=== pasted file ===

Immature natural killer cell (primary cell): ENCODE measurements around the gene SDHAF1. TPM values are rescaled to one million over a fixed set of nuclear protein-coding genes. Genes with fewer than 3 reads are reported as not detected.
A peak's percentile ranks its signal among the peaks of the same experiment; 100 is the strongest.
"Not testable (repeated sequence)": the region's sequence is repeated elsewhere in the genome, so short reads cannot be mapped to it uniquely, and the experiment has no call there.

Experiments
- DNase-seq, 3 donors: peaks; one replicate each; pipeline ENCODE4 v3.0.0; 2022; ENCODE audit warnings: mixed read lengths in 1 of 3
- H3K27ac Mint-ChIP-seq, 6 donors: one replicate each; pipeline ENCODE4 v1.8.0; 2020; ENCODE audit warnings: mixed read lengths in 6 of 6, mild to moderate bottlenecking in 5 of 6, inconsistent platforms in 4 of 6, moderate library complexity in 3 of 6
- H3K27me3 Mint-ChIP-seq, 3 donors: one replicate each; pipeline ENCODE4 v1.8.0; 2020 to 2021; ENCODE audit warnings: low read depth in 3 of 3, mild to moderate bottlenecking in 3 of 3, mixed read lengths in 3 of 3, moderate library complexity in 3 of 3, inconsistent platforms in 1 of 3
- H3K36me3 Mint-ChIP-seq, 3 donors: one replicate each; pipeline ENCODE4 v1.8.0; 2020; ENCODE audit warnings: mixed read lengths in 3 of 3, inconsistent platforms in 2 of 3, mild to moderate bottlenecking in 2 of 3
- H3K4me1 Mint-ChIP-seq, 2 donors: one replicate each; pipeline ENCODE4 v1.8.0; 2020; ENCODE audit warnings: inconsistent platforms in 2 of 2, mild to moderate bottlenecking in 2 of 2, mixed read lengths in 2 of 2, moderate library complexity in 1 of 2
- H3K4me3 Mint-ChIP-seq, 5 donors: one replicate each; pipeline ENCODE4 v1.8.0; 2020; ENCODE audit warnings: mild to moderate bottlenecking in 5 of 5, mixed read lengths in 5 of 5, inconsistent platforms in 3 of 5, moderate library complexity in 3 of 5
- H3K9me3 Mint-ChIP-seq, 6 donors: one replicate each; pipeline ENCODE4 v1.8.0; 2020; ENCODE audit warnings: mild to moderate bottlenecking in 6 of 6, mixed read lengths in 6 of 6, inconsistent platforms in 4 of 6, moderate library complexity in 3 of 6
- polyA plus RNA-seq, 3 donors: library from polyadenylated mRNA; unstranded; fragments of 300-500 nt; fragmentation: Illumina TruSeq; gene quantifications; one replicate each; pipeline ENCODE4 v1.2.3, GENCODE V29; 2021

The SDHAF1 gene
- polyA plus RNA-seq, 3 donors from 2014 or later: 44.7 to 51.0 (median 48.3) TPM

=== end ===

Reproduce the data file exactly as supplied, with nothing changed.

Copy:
Immature natural killer cell (primary cell): ENCODE measurements around the gene SDHAF1. TPM values are rescaled to one million over a fixed set of nuclear protein-coding genes. Genes with fewer than 3 reads are reported as not detected.
A peak's percentile ranks its signal among the peaks of the same experiment; 100 is the strongest.
"Not testable (repeated sequence)": the region's sequence is repeated elsewhere in the genome, so short reads cannot be mapped to it uniquely, and the experiment has no call there.

Experiments
- DNase-seq, 3 donors: peaks; one replicate each; pipeline ENCODE4 v3.0.0; 2022; ENCODE audit warnings: mixed read lengths in 1 of 3
- H3K27ac Mint-ChIP-seq, 6 donors: one replicate each; pipeline ENCODE4 v1.8.0; 2020; ENCODE audit warnings: mixed read lengths in 6 of 6, mild to moderate bottlenecking in 5 of 6, inconsistent platforms in 4 of 6, moderate library complexity in 3 of 6
- H3K27me3 Mint-ChIP-seq, 3 donors: one replicate each; pipeline ENCODE4 v1.8.0; 2020 to 2021; ENCODE audit warnings: low read depth in 3 of 3, mild to moderate bottlenecking in 3 of 3, mixed read lengths in 3 of 3, moderate library complexity in 3 of 3, inconsistent platforms in 1 of 3
- H3K36me3 Mint-ChIP-seq, 3 donors: one replicate each; pipeline ENCODE4 v1.8.0; 2020; ENCODE audit warnings: mixed read lengths in 3 of 3, inconsistent platforms in 2 of 3, mild to moderate bottlenecking in 2 of 3
- H3K4me1 Mint-ChIP-seq, 2 donors: one replicate each; pipeline ENCODE4 v1.8.0; 2020; ENCODE audit warnings: inconsistent platforms in 2 of 2, mild to moderate bottlenecking in 2 of 2, mixed read lengths in 2 of 2, moderate library complexity in 1 of 2
- H3K4me3 Mint-ChIP-seq, 5 donors: one replicate each; pipeline ENCODE4 v1.8.0; 2020; ENCODE audit warnings: mild to moderate bottlenecking in 5 of 5, mixed read lengths in 5 of 5, inconsistent platforms in 3 of 5, moderate library complexity in 3 of 5
- H3K9me3 Mint-ChIP-seq, 6 donors: one replicate each; pipeline ENCODE4 v1.8.0; 2020; ENCODE audit warnings: mild to moderate bottlenecking in 6 of 6, mixed read lengths in 6 of 6, inconsistent platforms in 4 of 6, moderate library complexity in 3 of 6
- polyA plus RNA-seq, 3 donors: library from polyadenylated mRNA; unstranded; fragments of 300-500 nt; fragmentation: Illumina TruSeq; gene quantifications; one replicate each; pipeline ENCODE4 v1.2.3, GENCODE V29; 2021

The SDHAF1 gene
- polyA plus RNA-seq, 3 donors from 2014 or later: 44.7 to 51.0 (median 48.3) TPM